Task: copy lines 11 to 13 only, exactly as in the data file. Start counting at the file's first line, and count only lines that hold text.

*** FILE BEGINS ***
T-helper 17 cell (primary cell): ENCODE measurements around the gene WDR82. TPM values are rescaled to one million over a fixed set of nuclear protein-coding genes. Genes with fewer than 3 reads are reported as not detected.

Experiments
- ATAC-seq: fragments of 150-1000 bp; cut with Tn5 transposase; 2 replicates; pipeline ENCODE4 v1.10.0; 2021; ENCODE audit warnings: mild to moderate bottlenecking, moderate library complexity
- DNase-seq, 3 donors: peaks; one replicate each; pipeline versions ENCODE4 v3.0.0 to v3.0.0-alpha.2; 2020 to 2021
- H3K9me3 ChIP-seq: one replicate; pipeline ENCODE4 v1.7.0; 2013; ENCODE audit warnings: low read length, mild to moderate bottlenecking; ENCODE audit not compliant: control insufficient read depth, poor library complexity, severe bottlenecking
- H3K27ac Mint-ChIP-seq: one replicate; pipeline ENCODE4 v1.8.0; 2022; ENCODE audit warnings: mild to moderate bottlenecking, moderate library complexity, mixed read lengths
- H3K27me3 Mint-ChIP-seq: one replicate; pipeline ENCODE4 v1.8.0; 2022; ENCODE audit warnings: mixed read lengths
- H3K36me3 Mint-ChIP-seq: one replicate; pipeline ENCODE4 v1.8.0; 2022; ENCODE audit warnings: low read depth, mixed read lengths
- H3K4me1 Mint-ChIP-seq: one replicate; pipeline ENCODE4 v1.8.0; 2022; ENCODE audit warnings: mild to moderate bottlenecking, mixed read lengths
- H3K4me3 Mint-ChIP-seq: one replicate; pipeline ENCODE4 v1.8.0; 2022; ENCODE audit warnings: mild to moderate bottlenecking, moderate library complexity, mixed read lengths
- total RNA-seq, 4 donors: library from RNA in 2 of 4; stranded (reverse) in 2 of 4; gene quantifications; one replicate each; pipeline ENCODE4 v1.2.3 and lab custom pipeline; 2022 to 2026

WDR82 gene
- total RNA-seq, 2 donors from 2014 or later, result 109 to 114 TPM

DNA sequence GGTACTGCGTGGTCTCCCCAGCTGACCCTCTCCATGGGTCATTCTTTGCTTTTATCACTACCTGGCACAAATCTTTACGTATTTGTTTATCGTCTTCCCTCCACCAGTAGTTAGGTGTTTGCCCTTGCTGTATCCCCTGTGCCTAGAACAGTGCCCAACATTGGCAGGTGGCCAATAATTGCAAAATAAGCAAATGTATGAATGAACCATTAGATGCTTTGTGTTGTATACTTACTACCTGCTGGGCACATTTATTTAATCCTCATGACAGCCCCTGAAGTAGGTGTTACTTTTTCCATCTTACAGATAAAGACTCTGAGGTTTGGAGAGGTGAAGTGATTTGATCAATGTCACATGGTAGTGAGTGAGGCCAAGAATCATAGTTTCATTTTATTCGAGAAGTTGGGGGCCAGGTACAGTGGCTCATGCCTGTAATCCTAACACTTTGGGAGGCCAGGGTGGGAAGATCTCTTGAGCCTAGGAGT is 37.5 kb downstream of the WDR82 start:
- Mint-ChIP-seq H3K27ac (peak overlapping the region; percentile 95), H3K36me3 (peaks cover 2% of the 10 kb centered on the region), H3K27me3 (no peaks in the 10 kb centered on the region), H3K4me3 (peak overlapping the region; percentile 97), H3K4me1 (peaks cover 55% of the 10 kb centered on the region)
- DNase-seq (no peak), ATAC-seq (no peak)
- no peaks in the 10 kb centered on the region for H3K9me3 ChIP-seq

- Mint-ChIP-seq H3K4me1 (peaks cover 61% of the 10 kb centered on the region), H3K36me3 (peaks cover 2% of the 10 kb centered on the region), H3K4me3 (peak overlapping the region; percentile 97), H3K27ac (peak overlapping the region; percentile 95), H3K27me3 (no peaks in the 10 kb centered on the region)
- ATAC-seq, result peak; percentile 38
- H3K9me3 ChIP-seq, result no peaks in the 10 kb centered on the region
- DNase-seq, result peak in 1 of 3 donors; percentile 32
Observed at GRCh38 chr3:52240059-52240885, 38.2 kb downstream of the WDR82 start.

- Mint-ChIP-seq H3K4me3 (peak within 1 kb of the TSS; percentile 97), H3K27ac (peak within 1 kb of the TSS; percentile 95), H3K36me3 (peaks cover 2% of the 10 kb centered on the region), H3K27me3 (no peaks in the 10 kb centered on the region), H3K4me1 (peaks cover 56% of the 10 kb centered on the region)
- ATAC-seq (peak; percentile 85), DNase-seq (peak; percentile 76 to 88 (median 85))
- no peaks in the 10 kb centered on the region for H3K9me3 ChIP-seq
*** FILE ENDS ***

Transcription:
- total RNA-seq, 4 donors: library from RNA in 2 of 4; stranded (reverse) in 2 of 4; gene quantifications; one replicate each; pipeline ENCODE4 v1.2.3 and lab custom pipeline; 2022 to 2026

WDR82 gene
- total RNA-seq, 2 donors from 2014 or later, result 109 to 114 TPM